The bigeye trevally, Caranx sexfasciatus (also known as the bigeye jack, great trevally, six-banded trevally and dusky jack), is a species of widespread large marine fish classified in the jack family Carangidae. The bigeye trevally is distributed throughout the tropical waters of the Indian and Pacific Oceans, ranging from South Africa in the west to California and Ecuador in the east, including Australia to the south and Japan in the north. The bigeye trevally is best distinguished by its colouration, having a dark second dorsal fin with a white tip on the lobe, and also possessing a small dark spot on the operculum. Other more detailed anatomical features also set the species apart from other members of Caranx. The species is known to grow to a length of 120 cm and 18 kg.
Pictures: Raja Ampat, Papua, Indonesia by Sami Salmenkivi
Needlefish is the family (Belonidae), but information on the different species cannot be found. But if you do know more, feel free to assist.
Needlefish (family Belonidae) are piscivorous fishes primarily associated with very deep marine habitats or the bottom of the open sea. Some genera include species found in marine, brackish, and freshwater environments (e.g., Strongylura) while a few genera are confined to freshwater rivers and streams, including Belonion, Potamorrhaphis, and Xenentodon. Needlefish closely resemble North American freshwater gars (family Lepisosteidae) in being elongate and having long, narrow jaws filled with sharp teeth, and some species of needlefish are referred to as gars or garfish despite being only distantly related to the true gars. Needlefish are in fact members of the Beloniformes and therefore most closely related to flying fish, sauries, and halfbeaks.
Picture: Pulau Redang, Malaysia by Sami Salmenkivi
The Great Barracuda is a species of barracuda. Its binomial name is Sphyraena barracuda. Great barracudas often grow over 6ft long. The great barracuda is a type of ray-finned fish.
Barracudas are elongated fish with powerful jaws. The lower jaw of the large mouth juts out beyond the upper. Barracudas possess strong, fang-like teeth. These are unequal in size and set in sockets in the jaws on the roof of the mouth. The head is quite large and is pointed and pike-like in appearance. The gill-covers do not have spines and are covered with small scales. The two dorsal fins are widely separated, with the first having five spines and the second having one spine and nine soft rays. The second dorsal fin equals the anal fin in size and is situated more or less above it. The lateral line is prominent and extends straight from head to tail. The spinous dorsal fin is placed above the pelvics. The hind end of the caudal fin is forked or concave. It is set at the end of a stout peduncle. The pectoral fins are placed low down on the sides. The barracuda swim bladder is large.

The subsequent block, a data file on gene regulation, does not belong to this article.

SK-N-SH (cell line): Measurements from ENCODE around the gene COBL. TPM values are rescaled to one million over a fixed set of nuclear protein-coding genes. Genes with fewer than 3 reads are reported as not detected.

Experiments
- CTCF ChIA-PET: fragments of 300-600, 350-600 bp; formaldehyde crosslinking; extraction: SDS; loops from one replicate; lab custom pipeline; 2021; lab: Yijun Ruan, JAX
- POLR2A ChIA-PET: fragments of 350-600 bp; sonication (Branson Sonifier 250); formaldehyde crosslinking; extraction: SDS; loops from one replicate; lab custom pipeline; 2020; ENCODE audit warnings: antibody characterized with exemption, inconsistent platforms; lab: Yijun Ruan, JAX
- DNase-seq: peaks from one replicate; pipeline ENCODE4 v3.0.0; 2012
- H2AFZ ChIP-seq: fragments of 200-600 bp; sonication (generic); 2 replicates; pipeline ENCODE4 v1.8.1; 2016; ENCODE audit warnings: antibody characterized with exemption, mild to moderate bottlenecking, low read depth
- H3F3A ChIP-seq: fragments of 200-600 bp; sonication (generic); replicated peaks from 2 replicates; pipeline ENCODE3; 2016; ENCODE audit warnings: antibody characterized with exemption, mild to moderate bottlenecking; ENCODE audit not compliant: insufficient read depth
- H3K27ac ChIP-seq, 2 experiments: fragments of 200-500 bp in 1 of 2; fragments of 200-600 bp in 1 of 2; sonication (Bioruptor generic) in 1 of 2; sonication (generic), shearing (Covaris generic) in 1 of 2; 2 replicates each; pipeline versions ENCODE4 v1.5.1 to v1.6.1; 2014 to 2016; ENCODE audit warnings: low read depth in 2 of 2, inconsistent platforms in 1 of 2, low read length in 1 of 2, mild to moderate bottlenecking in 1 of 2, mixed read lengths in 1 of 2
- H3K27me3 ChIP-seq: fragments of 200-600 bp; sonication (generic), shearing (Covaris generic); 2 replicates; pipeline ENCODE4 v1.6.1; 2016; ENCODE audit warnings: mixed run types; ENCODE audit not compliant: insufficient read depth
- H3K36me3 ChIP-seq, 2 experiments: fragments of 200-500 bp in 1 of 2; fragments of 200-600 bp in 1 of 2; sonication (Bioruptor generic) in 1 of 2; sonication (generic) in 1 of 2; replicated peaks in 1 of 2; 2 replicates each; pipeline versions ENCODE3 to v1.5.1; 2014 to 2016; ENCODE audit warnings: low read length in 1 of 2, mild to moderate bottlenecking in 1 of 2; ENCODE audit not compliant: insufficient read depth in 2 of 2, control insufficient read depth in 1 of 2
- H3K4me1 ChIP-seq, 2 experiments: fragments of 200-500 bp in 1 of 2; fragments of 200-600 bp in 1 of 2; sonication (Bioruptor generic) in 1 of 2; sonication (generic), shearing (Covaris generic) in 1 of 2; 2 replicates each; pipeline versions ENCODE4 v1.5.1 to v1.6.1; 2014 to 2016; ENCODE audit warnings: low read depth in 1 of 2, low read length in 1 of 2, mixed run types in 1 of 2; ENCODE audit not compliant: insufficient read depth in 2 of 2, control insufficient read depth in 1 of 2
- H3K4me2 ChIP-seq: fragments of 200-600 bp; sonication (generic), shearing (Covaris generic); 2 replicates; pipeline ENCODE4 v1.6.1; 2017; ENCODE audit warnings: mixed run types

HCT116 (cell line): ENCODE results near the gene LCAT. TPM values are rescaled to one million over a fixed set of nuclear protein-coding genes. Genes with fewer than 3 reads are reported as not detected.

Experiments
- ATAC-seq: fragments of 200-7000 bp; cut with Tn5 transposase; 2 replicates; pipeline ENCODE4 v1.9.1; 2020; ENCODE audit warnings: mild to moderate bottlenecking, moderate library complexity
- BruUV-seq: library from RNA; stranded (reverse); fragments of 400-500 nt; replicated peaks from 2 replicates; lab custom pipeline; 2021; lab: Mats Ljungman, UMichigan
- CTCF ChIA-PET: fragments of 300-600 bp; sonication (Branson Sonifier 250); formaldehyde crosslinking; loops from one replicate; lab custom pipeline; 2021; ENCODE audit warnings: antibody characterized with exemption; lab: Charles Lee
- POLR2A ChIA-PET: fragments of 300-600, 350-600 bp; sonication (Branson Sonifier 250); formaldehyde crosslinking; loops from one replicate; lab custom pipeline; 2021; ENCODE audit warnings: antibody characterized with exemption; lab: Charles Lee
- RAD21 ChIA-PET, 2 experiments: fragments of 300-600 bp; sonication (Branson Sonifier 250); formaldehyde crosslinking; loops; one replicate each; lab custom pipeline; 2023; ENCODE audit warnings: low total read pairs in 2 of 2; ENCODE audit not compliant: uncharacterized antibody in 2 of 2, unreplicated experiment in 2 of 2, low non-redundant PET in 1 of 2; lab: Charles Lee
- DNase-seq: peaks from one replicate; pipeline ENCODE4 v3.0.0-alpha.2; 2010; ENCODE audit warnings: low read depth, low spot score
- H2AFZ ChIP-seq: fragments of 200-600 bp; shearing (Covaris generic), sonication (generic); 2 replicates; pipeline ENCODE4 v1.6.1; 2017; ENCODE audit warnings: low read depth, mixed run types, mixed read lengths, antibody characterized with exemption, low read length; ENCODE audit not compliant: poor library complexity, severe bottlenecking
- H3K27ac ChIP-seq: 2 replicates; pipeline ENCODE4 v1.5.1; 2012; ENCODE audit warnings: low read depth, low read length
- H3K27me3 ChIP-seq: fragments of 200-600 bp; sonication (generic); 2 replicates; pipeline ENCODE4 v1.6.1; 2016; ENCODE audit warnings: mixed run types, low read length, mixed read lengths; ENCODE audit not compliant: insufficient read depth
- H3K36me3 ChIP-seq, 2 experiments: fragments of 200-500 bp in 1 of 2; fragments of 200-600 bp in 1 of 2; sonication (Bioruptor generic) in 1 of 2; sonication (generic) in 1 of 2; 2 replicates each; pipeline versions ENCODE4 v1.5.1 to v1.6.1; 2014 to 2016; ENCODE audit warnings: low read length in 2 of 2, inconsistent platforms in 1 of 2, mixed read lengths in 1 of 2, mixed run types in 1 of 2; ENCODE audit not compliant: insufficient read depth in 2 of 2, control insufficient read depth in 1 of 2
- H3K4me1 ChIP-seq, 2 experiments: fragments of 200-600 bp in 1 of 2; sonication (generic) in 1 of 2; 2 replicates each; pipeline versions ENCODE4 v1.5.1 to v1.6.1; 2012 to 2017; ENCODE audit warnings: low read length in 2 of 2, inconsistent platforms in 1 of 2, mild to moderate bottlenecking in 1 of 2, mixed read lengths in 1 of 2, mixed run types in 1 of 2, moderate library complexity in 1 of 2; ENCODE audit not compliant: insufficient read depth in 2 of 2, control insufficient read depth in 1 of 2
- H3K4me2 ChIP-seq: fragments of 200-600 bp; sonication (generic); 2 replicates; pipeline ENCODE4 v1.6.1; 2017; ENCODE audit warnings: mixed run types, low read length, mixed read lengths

In general, the barracuda’s coloration is dark green or grey above chalky-white below. This varies somewhat. Sometimes there is a row of darker cross-bars or black spots on each side. The fins may be yellowish or dusky.
Barracudas appear in open seas. They are voracious predators and hunt using a classic example of lie-in-wait or ambush. They rely on surprise and short bursts of speed (up to 27mph (43 km/h)) to overrun their prey, sacrificing maneuverability. Barracudas are more or less solitary in their habits. Young and half-grown fish frequently congregate in shoals. Their food is composed almost totally of fishes of all kinds. Large barracudas, when gorged, may attempt to herd a shoal of prey fish in shallow water, where they guard over them until they are ready for another meal. (text source: wikipedia)
Picture: Cozumel, Mexico by Sami Salmenkivi
The Horse-eye Jack, Caranx latus, is a gamefish and minor commercial fish in the family Carangidae. It is also known as the Big-eye jack, and is similar in appearance to the Crevalle jack, although the head of a Horse-eye jack is not as blunt. Horse-eye jack are known to feed on smaller fish and on many invertebrates such as shrimp and crab.
Horse-eye jack are commonly found in the subtropical Atlantic ocean from Bermuda and the northern Gulf of Mexico south to Rio de Janero. In the Eastern Atlantic, they are found from St. Paul’s Rocks to Ascension Island and, rarely, the Gulf of Guinea. Horse-eye jack are pelagic. They can be found on reefs and off shore rigs. Juveniles can be found close to shore along sandy and muddy bottoms. Horse-eye jack are known to penetrate brackish water and can live in the mouths of some rivers. They are typically found in salt water up to 140m in depth [description: Wikipedia]
Picture: Cozumel, Mexico by Sami Salmenkivi